After being tipped-off, Stevenege recaptures Whatmore, but is now convinced that he’s only a patsy. Whatmore makes a full confession, which doesn’t amount to much since he had nothing to do with either crime, but it leads to following the evidence trail to a new location and culprit… one that the reader probably suspected all along because it was blindingly obvious and hoped would be subverted with a clever twist at the end, but no. I’ll stand by J.S. Fletcher being a competent enough writer, but the man had no talent at all for detective fiction.

The Double Chance (J.S. Fletcher, 1928)

The previous J.S. Fletcher novel I read, The Three Days’ Terror, began as a straight-forward mystery novel but, by the end, had slowly morphed into a gothic horror. The Double Chance stays its course — it’s a simple murder mystery from the golden age of detective fiction. That said, it isn’t exactly a whodunit. There aren’t any clues to piece together in discovering what really happened, the wrongly accused man is never presented as anything but wrongly accused, and in all honesty, there’s no suspense whatsoever as the story unfolds.

Sir Robert Mannersley owns a coal mine that has made him quite a wealthy man. His daughter, Phillipa, is in love with her ne’er-do-well cousin, Clinton Mannersley. Clinton has been in prison these past three years for forging a check from Sir Robert but has recently escaped. He appears one night to plead his innocence to Sir Robert in person, but instead finds the great man murdered in his study.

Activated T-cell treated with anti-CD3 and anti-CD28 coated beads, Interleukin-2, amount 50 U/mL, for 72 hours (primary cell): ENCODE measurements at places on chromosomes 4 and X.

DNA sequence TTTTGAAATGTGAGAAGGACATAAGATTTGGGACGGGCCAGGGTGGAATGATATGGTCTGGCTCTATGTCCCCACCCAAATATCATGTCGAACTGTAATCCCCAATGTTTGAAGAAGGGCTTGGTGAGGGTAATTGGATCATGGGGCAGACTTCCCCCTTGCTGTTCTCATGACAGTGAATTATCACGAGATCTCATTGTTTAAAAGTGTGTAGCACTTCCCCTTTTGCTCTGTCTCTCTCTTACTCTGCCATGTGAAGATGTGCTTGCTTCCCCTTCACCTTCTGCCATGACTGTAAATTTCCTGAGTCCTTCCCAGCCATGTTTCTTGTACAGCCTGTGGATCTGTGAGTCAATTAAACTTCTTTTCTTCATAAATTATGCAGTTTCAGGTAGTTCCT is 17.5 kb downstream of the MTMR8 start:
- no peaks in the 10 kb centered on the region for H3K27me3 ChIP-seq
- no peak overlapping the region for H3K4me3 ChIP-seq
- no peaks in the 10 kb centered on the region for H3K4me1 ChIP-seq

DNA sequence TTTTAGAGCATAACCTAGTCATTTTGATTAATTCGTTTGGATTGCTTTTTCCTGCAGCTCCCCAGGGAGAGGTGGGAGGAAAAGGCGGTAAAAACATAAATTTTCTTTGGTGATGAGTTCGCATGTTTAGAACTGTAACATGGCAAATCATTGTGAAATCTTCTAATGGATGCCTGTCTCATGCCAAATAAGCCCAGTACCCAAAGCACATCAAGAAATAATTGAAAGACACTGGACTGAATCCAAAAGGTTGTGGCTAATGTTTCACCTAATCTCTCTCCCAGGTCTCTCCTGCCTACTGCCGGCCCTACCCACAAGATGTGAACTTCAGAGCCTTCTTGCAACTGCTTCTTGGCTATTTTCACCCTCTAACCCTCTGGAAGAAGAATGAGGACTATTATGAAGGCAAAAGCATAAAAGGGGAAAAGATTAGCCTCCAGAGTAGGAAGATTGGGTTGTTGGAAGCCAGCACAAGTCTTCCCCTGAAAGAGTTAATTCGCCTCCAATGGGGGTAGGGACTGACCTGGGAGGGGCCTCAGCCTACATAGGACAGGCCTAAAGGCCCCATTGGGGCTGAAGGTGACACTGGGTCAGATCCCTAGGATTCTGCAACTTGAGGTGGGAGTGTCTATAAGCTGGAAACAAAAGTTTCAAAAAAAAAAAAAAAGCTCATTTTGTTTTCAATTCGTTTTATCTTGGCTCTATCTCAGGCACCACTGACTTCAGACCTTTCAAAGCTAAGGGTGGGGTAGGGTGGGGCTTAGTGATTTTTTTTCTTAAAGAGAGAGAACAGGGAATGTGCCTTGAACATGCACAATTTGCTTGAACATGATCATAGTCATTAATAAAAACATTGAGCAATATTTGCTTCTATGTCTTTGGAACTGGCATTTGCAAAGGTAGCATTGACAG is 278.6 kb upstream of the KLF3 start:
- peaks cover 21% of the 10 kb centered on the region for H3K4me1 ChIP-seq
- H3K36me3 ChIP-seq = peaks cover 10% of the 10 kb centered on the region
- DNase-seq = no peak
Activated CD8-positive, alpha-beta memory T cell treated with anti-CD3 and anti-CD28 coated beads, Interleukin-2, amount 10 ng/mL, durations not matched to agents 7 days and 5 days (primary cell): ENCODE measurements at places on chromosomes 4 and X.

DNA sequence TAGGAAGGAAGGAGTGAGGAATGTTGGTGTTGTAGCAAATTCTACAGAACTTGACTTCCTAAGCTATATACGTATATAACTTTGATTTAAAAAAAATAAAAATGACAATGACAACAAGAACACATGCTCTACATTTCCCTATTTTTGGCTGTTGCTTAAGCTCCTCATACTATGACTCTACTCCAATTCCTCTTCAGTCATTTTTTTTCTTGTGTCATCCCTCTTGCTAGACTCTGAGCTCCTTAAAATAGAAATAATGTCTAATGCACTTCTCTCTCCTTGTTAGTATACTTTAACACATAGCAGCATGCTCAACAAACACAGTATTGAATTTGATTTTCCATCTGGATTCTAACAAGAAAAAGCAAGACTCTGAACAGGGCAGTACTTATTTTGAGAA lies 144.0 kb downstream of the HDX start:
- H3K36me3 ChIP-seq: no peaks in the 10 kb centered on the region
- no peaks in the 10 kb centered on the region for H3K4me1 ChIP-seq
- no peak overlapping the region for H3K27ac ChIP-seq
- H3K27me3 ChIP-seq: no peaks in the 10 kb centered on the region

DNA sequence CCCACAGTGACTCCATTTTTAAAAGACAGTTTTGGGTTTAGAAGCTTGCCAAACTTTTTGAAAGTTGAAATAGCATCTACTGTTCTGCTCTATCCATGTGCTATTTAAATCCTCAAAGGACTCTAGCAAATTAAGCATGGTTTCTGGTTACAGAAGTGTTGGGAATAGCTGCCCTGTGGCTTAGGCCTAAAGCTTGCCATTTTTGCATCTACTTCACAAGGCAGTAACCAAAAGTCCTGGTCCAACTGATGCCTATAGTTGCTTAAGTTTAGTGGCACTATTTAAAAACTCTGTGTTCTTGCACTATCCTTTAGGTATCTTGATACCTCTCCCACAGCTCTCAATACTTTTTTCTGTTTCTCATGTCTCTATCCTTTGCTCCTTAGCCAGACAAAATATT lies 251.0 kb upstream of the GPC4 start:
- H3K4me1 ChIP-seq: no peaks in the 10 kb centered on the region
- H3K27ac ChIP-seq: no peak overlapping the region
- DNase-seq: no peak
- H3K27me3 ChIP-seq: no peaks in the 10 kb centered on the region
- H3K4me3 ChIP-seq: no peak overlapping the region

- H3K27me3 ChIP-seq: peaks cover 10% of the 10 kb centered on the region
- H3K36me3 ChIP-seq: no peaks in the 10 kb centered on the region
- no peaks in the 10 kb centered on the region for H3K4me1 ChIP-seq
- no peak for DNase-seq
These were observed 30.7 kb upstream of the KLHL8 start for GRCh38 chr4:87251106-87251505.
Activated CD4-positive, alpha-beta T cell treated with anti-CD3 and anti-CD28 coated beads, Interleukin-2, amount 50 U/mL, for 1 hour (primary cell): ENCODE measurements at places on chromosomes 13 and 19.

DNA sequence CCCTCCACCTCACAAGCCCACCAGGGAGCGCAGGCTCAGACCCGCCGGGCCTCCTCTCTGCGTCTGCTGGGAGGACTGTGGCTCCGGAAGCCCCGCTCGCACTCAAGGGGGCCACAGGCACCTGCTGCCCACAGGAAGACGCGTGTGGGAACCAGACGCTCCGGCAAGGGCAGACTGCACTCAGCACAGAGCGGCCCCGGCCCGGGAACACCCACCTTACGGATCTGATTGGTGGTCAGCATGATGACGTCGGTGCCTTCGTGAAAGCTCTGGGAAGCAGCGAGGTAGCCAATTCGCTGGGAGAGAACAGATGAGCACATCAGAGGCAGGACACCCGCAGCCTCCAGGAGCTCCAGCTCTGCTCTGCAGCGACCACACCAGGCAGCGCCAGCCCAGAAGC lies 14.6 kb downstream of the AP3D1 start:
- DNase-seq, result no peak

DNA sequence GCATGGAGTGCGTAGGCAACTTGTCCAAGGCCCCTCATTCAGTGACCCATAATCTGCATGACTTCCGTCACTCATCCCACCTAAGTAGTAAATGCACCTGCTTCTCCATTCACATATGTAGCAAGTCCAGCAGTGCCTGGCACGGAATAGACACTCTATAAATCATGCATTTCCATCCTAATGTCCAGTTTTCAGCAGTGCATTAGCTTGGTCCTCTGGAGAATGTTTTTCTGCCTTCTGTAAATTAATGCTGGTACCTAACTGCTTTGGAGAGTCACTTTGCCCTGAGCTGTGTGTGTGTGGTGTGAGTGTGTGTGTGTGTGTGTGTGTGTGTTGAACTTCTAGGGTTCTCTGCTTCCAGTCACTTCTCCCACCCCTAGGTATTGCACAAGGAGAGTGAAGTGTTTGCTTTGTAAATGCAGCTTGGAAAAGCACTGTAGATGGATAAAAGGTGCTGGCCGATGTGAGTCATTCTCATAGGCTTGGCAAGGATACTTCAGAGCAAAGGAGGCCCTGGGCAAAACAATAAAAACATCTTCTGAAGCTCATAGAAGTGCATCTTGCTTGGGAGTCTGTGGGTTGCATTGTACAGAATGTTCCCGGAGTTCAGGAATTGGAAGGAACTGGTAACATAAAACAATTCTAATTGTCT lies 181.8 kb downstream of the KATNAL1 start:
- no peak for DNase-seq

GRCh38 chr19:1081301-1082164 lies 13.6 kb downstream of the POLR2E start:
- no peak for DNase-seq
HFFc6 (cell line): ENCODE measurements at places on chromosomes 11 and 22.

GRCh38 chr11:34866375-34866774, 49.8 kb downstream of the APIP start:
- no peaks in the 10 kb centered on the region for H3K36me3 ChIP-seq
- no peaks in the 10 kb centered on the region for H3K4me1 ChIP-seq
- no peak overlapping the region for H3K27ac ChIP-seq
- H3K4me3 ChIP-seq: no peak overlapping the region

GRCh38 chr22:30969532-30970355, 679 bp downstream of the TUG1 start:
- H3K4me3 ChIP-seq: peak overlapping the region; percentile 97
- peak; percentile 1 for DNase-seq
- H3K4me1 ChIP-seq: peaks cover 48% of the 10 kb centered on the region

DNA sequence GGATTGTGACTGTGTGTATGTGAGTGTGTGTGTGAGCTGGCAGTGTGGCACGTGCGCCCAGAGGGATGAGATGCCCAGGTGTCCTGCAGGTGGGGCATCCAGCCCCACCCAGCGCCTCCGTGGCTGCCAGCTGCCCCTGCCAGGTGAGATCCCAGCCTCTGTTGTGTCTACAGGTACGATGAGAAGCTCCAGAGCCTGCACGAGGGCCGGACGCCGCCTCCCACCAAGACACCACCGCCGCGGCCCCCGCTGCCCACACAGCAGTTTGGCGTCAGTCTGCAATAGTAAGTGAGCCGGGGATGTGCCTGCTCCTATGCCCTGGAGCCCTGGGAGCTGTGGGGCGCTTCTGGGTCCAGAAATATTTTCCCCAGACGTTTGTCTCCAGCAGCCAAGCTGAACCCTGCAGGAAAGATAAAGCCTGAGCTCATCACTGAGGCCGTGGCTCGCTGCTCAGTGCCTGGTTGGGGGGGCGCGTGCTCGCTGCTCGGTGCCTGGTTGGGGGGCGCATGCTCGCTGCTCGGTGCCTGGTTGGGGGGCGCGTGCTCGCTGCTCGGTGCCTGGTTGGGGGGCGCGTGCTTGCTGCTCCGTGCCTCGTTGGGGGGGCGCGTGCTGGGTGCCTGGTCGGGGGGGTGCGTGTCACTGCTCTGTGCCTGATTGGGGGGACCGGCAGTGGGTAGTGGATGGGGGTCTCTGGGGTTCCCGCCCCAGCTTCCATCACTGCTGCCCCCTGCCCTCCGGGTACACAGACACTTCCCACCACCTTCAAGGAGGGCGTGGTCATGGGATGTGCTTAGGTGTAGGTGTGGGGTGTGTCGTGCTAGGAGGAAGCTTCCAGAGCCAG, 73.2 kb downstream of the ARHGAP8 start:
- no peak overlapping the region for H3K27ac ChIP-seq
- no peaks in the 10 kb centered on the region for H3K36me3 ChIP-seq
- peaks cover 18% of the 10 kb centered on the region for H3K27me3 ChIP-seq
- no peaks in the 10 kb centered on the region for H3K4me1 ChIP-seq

It looks bad for Clinton, but Inspector Cortelyou, the famed Scotland Yard detective, believes another man committed both the current murder and the previous forgery. I don’t mind spoiling it (as Cortelyou certainly doesn’t): he thinks it’s  Marshall Stead, chief cashier at the colliery. And… it is, but only after a fashion. Cortelyou was wrong in that Stead himself didn’t kill Sir Robert. A stranger did in a fit of madness. It was a lucky chance for Stead, who had been embezzling from his employer for years and was growing paranoid of being detected. In fact, it was a doubly lucky chance, as Stead was also angling for a way to steal the diamonds Sir Robert kept locked in his safe and this provided the perfect opportunity.

The Three Days’ Terror (J.S. Fletcher, 1901)

A secret society issues a demand on the British government for £100 million with the threat that, if they are denied, they will begin destroying all the major cities of Europe. At first, the demand is ignored as a hoax or the ravings of madmen, then suddenly a large part of London is reduced to ashes by means of a chemical explosive unknown to all of the nation’s top scientists.

Meanwhile, a mysterious French count ingratiates himself with an English cabinet member and, under the guise of removing them to a place of safety outside of London, abducts his daughter and son-in-law.

There are tantalizing clues scattered about and the corners of the mystery are chipped away, but don’t expect some detective character to step forward and explain everything at the end. The characters who survive learn very little of what has happened or why it happened and neither does the reader.

The novel begins as would a traditional mystery, but as it progresses, it becomes more of a gothic horror.